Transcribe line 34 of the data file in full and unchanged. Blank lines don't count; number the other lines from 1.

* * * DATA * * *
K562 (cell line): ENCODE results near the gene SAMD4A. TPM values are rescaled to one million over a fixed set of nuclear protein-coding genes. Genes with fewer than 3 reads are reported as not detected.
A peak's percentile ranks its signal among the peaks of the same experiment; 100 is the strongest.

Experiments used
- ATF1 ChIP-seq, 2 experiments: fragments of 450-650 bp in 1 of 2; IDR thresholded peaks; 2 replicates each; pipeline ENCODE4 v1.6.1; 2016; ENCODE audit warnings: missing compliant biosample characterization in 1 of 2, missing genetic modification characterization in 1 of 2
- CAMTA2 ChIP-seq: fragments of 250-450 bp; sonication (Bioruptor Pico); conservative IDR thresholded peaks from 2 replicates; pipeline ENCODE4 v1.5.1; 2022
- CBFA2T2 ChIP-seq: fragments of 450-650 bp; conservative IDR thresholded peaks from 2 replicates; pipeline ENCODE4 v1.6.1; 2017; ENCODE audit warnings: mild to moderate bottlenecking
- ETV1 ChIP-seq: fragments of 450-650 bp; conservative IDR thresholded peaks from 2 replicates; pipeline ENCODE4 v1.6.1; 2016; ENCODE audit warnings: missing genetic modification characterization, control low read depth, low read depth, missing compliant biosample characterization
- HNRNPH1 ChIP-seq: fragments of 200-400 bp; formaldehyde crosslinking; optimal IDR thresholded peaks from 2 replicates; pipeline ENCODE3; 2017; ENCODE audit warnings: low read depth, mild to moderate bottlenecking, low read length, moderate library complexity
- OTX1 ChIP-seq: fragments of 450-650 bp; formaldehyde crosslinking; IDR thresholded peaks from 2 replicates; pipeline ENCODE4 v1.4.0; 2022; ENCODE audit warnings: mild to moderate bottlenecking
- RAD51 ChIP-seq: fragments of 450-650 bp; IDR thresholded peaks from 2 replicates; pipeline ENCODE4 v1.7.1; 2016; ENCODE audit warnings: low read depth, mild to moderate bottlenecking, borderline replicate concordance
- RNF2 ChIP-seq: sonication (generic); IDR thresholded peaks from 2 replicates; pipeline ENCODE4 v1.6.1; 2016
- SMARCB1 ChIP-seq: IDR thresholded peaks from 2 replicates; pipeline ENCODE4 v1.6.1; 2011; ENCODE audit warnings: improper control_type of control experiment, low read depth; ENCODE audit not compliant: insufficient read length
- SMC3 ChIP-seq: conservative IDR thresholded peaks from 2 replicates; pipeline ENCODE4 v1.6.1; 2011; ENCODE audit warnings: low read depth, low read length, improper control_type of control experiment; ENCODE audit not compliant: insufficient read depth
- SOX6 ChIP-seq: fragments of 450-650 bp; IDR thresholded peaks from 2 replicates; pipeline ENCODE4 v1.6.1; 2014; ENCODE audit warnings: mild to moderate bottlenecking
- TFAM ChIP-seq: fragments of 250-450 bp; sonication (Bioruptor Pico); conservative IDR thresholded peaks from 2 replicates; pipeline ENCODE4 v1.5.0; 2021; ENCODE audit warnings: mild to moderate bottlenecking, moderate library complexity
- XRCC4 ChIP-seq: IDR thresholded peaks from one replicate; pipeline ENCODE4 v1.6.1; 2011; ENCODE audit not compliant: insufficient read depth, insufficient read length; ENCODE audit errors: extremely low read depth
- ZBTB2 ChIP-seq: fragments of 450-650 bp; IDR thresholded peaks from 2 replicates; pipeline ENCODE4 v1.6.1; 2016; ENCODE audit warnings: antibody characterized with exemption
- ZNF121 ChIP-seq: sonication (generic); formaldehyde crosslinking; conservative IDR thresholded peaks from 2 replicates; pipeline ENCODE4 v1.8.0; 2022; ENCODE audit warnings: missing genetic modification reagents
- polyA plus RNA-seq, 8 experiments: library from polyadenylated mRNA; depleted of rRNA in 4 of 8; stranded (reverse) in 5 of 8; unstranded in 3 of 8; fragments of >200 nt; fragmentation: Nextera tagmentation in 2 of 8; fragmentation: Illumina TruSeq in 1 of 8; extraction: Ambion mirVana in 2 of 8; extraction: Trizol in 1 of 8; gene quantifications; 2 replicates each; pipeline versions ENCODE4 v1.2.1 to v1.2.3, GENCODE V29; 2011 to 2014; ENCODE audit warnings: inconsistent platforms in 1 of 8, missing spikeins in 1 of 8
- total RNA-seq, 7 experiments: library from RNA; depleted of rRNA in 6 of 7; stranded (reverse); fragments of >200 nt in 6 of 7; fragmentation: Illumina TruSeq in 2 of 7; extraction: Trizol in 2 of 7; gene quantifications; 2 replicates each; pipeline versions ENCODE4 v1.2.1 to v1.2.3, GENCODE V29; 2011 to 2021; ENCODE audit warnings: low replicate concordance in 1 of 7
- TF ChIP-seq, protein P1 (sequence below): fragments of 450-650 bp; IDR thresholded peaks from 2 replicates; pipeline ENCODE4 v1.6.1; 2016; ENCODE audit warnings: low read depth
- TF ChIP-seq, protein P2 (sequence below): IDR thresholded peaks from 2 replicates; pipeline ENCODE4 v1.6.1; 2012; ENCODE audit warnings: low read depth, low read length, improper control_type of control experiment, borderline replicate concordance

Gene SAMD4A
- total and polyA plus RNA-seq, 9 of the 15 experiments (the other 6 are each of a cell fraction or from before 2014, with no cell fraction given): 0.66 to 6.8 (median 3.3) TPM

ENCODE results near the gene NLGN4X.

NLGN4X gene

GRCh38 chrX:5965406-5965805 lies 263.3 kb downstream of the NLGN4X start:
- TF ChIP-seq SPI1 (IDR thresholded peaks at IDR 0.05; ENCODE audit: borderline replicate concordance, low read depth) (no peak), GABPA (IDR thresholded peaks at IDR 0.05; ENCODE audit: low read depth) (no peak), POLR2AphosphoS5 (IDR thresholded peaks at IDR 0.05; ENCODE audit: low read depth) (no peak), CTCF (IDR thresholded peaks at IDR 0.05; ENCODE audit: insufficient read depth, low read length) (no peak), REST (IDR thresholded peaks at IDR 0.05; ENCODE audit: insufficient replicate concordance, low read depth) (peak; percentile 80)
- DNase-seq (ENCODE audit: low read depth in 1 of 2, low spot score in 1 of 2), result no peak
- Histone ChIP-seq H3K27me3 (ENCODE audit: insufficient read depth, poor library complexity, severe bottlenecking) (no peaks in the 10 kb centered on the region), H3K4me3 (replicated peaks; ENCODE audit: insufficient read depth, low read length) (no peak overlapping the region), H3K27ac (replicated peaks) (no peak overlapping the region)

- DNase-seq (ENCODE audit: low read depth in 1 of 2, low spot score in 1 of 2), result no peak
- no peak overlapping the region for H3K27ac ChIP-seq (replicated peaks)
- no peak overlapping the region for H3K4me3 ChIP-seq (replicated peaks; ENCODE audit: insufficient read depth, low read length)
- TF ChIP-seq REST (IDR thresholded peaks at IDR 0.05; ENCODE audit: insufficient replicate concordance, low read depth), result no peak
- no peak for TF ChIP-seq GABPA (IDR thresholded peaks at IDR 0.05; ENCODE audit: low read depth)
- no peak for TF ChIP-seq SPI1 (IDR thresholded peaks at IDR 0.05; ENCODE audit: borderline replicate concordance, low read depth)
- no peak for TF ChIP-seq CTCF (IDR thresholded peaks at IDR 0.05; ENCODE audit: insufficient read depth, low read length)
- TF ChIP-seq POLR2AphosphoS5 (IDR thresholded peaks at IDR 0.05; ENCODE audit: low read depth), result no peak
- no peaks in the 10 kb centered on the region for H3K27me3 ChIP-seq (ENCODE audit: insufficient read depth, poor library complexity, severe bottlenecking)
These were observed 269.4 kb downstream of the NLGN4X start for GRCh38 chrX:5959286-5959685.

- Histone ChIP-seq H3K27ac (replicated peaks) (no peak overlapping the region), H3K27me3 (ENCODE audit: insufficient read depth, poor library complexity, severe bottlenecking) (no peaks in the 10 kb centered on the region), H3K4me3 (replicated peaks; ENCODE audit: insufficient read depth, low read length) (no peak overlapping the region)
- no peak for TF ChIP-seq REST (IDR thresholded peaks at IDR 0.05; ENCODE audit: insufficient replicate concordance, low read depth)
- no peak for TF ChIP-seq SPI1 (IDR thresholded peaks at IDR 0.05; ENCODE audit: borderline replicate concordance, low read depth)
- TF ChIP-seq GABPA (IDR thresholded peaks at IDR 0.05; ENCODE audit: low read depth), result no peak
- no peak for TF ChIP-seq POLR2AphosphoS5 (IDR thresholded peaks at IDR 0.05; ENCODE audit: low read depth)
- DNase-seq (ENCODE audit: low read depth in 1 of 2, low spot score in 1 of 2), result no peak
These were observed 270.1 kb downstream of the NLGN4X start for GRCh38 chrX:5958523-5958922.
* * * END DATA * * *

- TF ChIP-seq REST (IDR thresholded peaks at IDR 0.05; ENCODE audit: insufficient replicate concordance, low read depth), result no peak